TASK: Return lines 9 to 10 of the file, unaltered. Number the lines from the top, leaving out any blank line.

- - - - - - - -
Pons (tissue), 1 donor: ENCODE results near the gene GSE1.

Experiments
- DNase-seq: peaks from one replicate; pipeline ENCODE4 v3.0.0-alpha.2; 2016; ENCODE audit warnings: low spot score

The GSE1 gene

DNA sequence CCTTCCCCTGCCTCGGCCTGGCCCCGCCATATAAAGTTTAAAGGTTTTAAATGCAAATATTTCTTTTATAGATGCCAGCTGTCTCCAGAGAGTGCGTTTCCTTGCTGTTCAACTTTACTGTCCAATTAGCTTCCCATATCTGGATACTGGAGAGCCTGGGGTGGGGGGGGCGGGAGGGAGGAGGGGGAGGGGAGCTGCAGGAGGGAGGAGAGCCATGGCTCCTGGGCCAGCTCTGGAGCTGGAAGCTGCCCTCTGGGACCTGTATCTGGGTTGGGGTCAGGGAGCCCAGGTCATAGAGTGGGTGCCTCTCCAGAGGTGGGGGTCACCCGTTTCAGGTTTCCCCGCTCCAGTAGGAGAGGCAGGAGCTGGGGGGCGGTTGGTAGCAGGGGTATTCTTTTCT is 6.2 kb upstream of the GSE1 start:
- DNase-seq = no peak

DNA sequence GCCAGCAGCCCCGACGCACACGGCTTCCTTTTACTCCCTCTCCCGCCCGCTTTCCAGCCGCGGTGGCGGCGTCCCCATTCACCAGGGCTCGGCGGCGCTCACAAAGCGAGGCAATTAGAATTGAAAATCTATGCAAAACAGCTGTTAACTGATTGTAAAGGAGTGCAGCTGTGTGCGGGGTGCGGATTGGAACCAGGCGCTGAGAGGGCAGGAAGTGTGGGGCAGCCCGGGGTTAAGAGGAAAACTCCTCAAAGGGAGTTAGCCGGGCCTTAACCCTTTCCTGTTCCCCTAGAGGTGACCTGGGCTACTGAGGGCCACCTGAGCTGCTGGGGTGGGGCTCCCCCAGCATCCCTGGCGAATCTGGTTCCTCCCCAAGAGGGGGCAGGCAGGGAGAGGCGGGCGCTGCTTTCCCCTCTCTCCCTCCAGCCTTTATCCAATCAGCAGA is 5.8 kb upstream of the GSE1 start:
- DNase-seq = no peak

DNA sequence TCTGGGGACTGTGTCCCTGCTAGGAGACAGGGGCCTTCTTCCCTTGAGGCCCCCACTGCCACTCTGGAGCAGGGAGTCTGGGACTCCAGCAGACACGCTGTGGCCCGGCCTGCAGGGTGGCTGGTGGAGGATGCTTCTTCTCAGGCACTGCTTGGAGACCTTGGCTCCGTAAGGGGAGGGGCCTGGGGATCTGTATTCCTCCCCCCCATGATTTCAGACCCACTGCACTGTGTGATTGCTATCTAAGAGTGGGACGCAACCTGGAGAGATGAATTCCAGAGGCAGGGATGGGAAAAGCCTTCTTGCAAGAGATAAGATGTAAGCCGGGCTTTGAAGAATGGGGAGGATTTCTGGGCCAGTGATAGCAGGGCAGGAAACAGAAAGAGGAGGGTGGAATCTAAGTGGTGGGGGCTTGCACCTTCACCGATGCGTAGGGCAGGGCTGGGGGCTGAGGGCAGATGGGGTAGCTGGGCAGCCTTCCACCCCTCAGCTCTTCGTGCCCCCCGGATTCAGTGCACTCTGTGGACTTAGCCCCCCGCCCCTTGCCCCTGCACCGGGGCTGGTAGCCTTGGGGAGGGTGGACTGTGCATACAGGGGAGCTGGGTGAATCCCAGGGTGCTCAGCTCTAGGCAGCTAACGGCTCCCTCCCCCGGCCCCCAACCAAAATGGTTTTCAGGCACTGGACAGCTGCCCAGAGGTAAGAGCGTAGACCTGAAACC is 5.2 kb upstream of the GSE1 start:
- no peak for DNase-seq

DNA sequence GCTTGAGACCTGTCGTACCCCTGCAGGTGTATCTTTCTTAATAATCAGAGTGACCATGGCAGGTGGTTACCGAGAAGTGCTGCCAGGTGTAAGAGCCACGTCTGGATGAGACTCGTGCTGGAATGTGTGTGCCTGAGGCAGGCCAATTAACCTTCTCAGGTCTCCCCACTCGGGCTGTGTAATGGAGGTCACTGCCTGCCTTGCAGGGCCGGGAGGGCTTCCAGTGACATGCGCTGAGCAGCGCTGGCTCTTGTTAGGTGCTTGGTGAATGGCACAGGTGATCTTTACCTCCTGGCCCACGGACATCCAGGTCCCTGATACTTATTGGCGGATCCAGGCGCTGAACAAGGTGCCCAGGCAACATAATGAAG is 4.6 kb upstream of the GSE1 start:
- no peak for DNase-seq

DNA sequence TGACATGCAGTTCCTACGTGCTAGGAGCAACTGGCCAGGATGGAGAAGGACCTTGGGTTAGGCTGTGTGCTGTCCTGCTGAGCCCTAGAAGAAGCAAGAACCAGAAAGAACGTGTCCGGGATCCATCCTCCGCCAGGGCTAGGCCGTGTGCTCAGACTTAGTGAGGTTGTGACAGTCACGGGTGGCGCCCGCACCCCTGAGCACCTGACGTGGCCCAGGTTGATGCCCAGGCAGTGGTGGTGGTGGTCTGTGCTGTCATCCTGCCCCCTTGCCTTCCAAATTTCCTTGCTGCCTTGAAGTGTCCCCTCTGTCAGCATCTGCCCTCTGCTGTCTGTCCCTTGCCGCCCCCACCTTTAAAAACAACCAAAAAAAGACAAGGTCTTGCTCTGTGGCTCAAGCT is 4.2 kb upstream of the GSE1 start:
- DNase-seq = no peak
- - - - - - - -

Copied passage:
DNA sequence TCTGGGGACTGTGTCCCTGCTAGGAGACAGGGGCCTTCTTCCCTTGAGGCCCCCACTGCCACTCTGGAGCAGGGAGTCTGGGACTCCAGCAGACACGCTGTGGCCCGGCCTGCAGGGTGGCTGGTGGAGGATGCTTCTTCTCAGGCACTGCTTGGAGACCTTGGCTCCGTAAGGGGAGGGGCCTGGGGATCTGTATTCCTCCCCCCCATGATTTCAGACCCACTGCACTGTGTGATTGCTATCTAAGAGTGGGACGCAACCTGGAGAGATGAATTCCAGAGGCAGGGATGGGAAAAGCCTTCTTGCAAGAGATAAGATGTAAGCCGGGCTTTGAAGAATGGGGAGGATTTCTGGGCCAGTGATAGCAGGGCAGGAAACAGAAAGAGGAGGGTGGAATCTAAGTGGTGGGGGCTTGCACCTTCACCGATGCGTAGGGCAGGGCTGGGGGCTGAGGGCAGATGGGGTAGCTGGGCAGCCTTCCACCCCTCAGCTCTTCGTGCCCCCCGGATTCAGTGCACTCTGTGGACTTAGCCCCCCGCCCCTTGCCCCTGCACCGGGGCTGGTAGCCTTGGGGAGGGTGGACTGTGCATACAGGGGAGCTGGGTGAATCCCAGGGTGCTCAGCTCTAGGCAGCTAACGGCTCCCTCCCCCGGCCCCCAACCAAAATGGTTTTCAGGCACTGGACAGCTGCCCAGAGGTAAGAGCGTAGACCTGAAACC is 5.2 kb upstream of the GSE1 start:
- no peak for DNase-seq